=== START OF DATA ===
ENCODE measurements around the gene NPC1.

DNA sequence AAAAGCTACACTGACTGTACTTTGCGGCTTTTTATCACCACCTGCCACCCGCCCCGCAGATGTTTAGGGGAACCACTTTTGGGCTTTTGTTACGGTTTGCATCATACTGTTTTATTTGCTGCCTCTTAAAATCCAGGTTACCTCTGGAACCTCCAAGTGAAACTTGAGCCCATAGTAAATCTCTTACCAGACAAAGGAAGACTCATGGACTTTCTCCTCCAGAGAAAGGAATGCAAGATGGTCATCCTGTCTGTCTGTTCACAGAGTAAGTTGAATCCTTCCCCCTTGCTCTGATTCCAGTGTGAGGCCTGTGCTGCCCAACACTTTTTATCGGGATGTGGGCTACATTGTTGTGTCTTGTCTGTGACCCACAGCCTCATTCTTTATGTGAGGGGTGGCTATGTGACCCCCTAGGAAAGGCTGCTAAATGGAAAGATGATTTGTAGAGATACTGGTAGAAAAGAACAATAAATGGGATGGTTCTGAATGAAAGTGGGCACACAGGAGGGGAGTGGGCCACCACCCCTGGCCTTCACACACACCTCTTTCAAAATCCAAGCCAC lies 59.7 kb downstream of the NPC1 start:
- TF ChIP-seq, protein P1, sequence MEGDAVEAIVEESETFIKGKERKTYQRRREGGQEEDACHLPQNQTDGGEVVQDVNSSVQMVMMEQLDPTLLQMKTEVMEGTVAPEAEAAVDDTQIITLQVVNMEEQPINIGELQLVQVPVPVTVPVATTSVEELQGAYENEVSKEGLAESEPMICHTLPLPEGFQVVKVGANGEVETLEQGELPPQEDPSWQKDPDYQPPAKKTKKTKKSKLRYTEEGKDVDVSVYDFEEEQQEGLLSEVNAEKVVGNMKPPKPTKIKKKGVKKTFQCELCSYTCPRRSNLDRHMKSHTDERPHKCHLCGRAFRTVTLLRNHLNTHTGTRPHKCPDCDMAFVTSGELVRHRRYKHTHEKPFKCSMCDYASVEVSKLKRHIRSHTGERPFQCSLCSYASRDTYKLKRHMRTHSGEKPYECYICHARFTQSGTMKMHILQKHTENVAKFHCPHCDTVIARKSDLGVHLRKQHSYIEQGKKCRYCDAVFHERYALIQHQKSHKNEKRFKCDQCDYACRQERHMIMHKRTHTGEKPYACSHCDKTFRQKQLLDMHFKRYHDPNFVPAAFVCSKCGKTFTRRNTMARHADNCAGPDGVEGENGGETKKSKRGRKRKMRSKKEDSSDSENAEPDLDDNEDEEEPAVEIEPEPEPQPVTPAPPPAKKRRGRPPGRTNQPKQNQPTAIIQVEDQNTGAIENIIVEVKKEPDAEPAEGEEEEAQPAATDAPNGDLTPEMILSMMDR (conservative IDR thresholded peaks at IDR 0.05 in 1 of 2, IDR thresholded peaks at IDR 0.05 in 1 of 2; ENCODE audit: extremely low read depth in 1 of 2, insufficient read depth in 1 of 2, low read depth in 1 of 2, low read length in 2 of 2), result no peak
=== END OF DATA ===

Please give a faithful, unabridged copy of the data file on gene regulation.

ENCODE measurements around the gene NPC1.

DNA sequence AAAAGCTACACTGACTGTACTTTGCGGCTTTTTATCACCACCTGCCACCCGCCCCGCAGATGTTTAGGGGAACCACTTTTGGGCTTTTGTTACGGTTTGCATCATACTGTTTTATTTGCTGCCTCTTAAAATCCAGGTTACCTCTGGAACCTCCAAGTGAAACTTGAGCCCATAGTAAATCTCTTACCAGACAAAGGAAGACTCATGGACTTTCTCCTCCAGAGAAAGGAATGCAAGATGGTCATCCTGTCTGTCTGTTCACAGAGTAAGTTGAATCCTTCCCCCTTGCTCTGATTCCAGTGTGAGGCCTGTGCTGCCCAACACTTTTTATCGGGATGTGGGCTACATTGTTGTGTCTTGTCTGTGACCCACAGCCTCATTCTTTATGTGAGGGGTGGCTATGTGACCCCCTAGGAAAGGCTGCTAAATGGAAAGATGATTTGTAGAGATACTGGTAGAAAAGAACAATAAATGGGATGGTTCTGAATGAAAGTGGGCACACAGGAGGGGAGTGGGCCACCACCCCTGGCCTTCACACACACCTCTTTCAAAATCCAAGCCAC lies 59.7 kb downstream of the NPC1 start:
- TF ChIP-seq, protein P1, sequence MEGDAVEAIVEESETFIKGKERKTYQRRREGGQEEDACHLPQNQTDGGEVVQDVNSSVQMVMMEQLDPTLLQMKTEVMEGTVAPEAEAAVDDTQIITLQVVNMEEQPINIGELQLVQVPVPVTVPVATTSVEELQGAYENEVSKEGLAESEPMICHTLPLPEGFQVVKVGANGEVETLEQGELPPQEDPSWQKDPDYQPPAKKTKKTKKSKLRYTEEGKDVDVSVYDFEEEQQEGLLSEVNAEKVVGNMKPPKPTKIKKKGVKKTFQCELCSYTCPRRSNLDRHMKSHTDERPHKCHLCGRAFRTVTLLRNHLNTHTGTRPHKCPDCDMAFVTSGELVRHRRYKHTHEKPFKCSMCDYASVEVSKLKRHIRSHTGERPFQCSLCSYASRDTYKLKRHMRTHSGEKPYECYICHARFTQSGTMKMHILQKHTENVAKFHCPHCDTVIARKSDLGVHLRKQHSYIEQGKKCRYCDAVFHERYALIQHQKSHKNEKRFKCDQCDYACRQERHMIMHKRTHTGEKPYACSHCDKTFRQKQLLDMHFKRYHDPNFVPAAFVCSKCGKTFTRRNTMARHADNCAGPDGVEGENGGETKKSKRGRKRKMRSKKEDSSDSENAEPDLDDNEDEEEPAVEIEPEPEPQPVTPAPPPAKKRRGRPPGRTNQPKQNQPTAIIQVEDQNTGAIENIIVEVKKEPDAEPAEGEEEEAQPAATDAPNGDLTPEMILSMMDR (conservative IDR thresholded peaks at IDR 0.05 in 1 of 2, IDR thresholded peaks at IDR 0.05 in 1 of 2; ENCODE audit: extremely low read depth in 1 of 2, insufficient read depth in 1 of 2, low read depth in 1 of 2, low read length in 2 of 2), result no peak